An app can give the user an experience they couldn’t have previously had with print. Take the Flixster App for example - in the past consumers would have used publications like Empire Magazine to find out information about upcoming movies. A movie app allows the user to consume both written content and video content along with similar content for movies decades old. Can you imagine searching through a 15-year backlog of Empire magazines to find the review of that one movie you’re looking for? With a simple in-app search you have access to a huge amount of information in a matter of seconds.
On the flipside, big publishers such as The Guardian and NME, well known for their printed publications, have developed apps of their own. The switch to digital has not been easy and it has resulted in most publishers looking for new ways to monetize their content. Brand loyalty still exists, and the editorial quality of these publications is still a big draw, but they're now having to distinguish themselves from their competitors more than ever.
How has technology affected content consumption in the past 20 years? The rise of the desktop computer shortly followed by the development of search engines instigated the first big change in the way we viewed our content. The ability to search for information from your own home negated the need for a library and made content consumption easier.
Following desktop came the rise of mobile and tablet devices. To have the power of the internet in a portable device greatly altered the way we view our content. The demand to have information whenever we want, wherever we want greatly increased and mobile quickly became the most popular way to consume content. Mobile technology has given us the ability to act on impulse to find information, a great example of this is second screening or omniscreening, something which most of us will do every day without even realizing.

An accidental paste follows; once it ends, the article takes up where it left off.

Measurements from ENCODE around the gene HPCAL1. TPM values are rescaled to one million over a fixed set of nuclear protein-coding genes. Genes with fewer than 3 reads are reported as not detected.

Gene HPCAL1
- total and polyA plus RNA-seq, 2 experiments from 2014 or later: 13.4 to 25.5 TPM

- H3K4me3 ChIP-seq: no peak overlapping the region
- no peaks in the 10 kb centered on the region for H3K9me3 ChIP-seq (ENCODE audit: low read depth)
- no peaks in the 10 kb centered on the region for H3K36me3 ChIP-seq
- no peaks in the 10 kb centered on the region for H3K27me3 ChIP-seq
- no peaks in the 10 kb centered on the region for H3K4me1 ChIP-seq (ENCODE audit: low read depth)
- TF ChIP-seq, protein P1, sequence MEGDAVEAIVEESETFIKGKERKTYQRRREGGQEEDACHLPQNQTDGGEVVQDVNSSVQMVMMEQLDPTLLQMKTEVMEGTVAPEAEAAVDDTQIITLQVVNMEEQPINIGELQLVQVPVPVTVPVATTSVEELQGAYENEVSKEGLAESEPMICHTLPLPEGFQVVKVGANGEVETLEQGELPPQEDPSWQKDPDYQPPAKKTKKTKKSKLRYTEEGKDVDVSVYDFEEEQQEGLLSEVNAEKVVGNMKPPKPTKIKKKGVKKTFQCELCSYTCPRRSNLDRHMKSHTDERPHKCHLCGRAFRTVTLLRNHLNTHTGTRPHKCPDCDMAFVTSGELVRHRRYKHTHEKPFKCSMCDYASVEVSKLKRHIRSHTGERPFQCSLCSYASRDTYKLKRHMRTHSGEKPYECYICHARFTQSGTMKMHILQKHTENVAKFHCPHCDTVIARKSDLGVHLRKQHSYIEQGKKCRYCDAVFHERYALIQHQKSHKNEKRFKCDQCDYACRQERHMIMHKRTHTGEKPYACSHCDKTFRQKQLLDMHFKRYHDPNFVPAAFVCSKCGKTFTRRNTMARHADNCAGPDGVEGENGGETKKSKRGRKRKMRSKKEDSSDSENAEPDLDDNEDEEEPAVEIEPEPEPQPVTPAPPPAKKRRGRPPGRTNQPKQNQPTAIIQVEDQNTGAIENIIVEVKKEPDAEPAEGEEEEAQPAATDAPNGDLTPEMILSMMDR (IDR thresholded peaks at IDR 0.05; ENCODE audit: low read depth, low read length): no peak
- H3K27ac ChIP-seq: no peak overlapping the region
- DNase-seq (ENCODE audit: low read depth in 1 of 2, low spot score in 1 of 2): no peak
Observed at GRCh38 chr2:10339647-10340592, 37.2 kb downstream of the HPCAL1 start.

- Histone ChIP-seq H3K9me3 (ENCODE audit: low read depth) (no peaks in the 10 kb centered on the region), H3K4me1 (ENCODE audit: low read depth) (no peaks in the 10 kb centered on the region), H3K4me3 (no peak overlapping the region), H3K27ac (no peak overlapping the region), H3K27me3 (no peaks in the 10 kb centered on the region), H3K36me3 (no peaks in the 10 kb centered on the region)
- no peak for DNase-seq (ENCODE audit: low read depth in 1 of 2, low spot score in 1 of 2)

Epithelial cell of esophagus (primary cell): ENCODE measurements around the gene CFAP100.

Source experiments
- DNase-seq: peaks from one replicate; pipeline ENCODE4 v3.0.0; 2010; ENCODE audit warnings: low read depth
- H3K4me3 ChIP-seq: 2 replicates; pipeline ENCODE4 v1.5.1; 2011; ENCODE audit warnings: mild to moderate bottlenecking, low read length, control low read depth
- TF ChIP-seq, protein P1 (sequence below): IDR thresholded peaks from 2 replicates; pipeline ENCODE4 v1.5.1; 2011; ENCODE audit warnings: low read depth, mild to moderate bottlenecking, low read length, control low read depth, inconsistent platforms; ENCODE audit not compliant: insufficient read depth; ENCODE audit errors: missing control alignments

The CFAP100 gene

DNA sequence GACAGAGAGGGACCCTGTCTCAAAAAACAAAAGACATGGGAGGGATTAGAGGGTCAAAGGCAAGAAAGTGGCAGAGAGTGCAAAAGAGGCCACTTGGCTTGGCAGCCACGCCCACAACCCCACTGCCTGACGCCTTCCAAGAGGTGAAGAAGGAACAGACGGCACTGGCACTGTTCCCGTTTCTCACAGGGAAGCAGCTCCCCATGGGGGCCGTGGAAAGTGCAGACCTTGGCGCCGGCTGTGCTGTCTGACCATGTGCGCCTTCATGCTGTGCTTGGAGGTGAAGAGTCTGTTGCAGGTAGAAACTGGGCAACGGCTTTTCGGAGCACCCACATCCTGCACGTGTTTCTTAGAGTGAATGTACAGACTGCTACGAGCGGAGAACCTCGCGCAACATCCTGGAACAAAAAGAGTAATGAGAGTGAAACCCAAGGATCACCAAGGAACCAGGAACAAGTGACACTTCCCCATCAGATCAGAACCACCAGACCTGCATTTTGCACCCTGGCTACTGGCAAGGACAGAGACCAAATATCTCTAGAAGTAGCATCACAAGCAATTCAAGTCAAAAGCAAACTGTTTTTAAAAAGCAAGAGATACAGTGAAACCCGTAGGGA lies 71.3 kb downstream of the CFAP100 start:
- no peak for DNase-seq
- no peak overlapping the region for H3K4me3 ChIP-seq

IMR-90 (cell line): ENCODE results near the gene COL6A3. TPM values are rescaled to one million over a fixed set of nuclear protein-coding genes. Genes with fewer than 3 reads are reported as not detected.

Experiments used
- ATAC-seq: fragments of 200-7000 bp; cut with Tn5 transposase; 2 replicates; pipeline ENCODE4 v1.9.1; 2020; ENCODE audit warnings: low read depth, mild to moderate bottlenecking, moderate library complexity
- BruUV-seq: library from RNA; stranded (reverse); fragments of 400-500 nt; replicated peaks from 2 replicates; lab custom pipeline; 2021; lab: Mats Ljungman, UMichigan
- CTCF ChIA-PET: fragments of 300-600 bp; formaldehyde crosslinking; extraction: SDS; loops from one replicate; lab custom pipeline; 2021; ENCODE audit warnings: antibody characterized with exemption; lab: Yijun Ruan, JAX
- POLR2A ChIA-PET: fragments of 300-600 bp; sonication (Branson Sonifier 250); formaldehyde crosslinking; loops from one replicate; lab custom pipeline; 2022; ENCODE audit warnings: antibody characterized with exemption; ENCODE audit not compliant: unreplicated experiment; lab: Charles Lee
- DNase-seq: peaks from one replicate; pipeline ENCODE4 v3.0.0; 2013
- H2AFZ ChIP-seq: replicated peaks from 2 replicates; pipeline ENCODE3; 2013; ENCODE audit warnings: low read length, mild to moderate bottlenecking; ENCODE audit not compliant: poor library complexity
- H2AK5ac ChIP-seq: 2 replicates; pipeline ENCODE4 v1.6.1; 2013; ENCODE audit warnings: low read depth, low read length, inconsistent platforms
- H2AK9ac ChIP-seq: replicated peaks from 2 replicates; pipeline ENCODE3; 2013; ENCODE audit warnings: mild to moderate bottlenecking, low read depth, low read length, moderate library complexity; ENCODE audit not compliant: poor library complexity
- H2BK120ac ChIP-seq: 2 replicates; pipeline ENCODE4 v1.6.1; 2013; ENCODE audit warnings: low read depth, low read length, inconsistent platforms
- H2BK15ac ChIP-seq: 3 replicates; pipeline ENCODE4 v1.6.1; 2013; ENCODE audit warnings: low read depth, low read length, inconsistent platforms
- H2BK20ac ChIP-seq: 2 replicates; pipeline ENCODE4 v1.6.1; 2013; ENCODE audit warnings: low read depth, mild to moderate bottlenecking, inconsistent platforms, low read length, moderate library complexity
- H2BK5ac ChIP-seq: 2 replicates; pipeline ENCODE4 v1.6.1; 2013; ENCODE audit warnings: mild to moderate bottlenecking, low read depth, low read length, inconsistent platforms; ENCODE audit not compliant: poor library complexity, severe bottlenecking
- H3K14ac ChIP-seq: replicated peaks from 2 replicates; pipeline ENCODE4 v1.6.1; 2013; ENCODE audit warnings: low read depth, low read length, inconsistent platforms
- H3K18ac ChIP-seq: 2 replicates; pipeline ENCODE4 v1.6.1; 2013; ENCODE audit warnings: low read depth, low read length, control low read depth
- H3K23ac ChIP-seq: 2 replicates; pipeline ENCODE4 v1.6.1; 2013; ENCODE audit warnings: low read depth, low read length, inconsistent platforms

Graphic via Media Post (http://www.mediapost.com/publications/article/178637/the-whole-story-second-screening-by-genre.html)
We have seen dramatic changes to how we consume our content in the past 20 years. The internet and cloud storage has allowed us to store and process huge amounts of content and data alleviating the need for printed documents. We now have access to a staggering amount of information online and that information is made extremely easy to access through the mobile devices we use every day.
Users now expect content which is relevant to their interests. This has been provided by a huge increase in content sources and the channels through which they can be discovered. As long as the content that the user is viewing satisfies them, they care less about who produced it and how they got there.
This all raises the question of what constitutes good content? The value of content has historically always been attributed to the masthead of a newspaper or a magazine’s logo. However, given the way content is indexed and accessed these days we’re living in a time of content democracy, where social authority, search algorithms and interest-based aggregators combine to feed us information from a vast range of sources- but dialled-in on whatever impulse we want to satisfy at a particular time. Good content satisfies those impulses, regardless of whether it is delivered by a prestigious global publisher or a one-person blog.
Content, and the way we access it, has fundamentally changed.